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The 1st forum, where all the questions will be directly answered by Grandmasters!

The 1st forum, where you’ll be rewarded for your answers!

ChessMood Open with $20,000 prize fund!
Dear chess friends!
I’m super excited to announce that on October 4-12 in Armenia there is going to be ChessMood Open tournament with around $20.000 prize fund.

By the way, right after it, we’re going to have “Yerevan Open” tournament (October 13-22) with a similar prize fund. So you can combine them and play two tournaments.
As there are no border problems at the moment, you can easily travel to Armenia.
Looking forward to seeing you soon and drinking something cold together :) 

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The winners of August, 2021

Hello champions and future champions! Hello ChessMood family!

Thank you all for sharing your games. It’s great to see you play some really strong chess! Keeping crushing the same way!

Moving on to the prizes,

The first prize goes to Jaylen Lenear for his Tal-like approach to finish the game.


The second prize goes to Vladimir Bugayev for the way he conducted a crushing attack in the Anti-Sicilian!


The third prize goes to Yuma Okabe for brilliantly handling the initiative after 11...Nxe4! and converting it into a win.


The 4th prize goes to Karl Strohmaier for this brilliant attack in the Accelerated Dragon.


The 5th prize goes to Paul Alejandro Cardones for the picturesque 16.Nce4#!


Congratulations to all of you, and thank you once again everybody for sharing your games! 

Keep crushing, and keep the #COGRO

See you soon for next month’s contest.

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Stream From 1600 to 2400 on chess.com - Index/links to the youtube videos

Hi ChessMood-Family and newer PRO-Members.

I find this series very helpful to foster and to challenge my understanding of the ChessMood-openings. Having finished almost all courses and having prepared my pgn-files, I do now watch this series (there is also an older one starting at 800 level).

All parts of the series can be found in the Events-section (quite at the end). But I thought this index could make this ChessMood pearl a bit easier and more likely to  be used.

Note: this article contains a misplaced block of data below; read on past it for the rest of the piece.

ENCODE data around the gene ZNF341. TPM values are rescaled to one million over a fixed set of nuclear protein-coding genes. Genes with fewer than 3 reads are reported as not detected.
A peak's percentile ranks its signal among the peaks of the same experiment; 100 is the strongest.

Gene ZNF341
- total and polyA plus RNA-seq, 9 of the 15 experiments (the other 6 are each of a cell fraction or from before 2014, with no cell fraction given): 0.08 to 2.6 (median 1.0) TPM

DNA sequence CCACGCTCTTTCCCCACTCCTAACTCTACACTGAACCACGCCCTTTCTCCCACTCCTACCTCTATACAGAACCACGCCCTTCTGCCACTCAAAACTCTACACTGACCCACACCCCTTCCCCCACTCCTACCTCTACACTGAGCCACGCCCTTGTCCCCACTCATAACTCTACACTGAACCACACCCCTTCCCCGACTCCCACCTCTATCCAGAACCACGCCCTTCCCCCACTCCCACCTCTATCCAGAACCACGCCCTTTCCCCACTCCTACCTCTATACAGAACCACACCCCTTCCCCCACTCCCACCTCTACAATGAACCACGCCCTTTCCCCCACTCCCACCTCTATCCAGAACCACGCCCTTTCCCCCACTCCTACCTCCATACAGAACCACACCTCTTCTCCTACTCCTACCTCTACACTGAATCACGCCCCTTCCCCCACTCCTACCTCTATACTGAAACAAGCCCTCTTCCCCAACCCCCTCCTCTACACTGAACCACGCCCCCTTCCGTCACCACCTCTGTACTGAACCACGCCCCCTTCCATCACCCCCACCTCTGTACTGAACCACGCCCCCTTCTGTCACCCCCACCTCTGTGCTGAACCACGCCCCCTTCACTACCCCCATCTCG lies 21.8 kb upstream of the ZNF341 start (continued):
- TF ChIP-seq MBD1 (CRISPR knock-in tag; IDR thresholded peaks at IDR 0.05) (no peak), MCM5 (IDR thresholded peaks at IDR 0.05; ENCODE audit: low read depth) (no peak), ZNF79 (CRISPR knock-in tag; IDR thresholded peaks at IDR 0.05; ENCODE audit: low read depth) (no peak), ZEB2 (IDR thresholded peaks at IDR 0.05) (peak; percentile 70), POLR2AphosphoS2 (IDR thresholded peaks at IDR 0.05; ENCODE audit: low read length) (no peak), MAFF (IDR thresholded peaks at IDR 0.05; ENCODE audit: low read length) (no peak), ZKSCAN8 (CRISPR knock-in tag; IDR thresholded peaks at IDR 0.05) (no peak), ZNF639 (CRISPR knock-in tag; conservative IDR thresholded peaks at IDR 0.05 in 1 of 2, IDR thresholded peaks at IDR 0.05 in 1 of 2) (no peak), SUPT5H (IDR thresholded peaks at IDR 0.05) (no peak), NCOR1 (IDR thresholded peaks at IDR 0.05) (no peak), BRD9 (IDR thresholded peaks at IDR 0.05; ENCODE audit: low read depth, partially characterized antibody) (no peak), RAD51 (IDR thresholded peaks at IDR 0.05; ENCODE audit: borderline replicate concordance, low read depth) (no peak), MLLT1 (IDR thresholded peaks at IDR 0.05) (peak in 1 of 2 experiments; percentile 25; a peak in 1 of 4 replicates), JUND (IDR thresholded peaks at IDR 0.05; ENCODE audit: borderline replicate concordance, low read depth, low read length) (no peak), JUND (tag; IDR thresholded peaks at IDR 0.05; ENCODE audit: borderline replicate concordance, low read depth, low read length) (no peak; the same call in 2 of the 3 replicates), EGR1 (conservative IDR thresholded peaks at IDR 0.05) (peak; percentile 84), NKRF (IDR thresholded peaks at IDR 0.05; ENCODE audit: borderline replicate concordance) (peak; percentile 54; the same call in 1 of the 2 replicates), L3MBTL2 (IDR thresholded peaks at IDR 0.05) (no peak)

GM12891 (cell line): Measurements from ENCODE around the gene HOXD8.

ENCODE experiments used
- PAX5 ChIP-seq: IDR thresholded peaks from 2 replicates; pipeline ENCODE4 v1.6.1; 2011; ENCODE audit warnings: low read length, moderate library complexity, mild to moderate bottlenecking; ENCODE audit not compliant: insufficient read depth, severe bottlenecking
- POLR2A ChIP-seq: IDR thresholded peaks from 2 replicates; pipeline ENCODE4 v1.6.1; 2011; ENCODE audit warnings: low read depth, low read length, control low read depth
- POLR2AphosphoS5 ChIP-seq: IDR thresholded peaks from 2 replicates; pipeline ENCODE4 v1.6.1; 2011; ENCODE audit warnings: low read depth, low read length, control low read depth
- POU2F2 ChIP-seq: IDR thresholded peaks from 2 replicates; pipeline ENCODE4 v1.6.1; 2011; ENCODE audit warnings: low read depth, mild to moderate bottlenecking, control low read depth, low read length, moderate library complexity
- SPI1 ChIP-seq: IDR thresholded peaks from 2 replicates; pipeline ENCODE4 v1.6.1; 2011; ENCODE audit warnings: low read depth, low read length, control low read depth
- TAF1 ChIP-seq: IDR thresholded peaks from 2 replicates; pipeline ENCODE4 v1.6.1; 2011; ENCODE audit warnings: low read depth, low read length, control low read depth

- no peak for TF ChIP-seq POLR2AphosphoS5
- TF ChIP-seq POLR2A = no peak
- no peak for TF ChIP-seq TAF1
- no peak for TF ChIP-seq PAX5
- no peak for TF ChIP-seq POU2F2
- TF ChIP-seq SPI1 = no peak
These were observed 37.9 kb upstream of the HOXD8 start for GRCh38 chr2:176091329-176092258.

Enjoy! Nils


Part 2

Part 3

Part 4

Part 5

Part 6

Part 7

Part 8

Part 9

Part 10

Part 11

Part 12

Part 13

Part 14

Webinar - Most instructive Moments - Part 1

Webinar - Most instructive Moments - Part 2

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An important question

Now a days we are living in modern world in which there are many commentaries, podcast of gms, youtube channels and a lot online companies like Chessmood. Do you guys think we should blindly trust what super gms recommend ?

Without even analyzing your level do you think it's good to listen what Fabi and Magnus said about books? 

I see so many people listens to podcast , commentaries and unknown gms and just blindly follow the path they shared. 

I think this is not good way to improve in chess. You should understand your level and then pick books or courses which suits your level. 

When I had one on one with Coach Avetik. He shared me so many valuable advice  which I am sharing in bottom.

1. For tactics he said use chesstempo but as I love books so I said I will go for books and he said okay.

2. For endgame he said that it's good to do simple books but not Dvoretsky's Endgame Manual and his reasoning was that you wont fully take advantage from the book. It's not like you cant understand concept but in case of solving you will miss so many hidden resources because it's designed for 2000+ elo players. I have a nice friend who is currently 2200 FIDE and he even told me same. He tried to solve this book with his teammate who is 2300 FIDE but both struggled even in pawn endgame. So now you can understand the level of the book. I also tried it once but I did failed to see so many hidden points.  So conclusion is that why choose a book if you cant fully see all the hidden resources .So I left that book and I am doing from simple ones and learning faster too.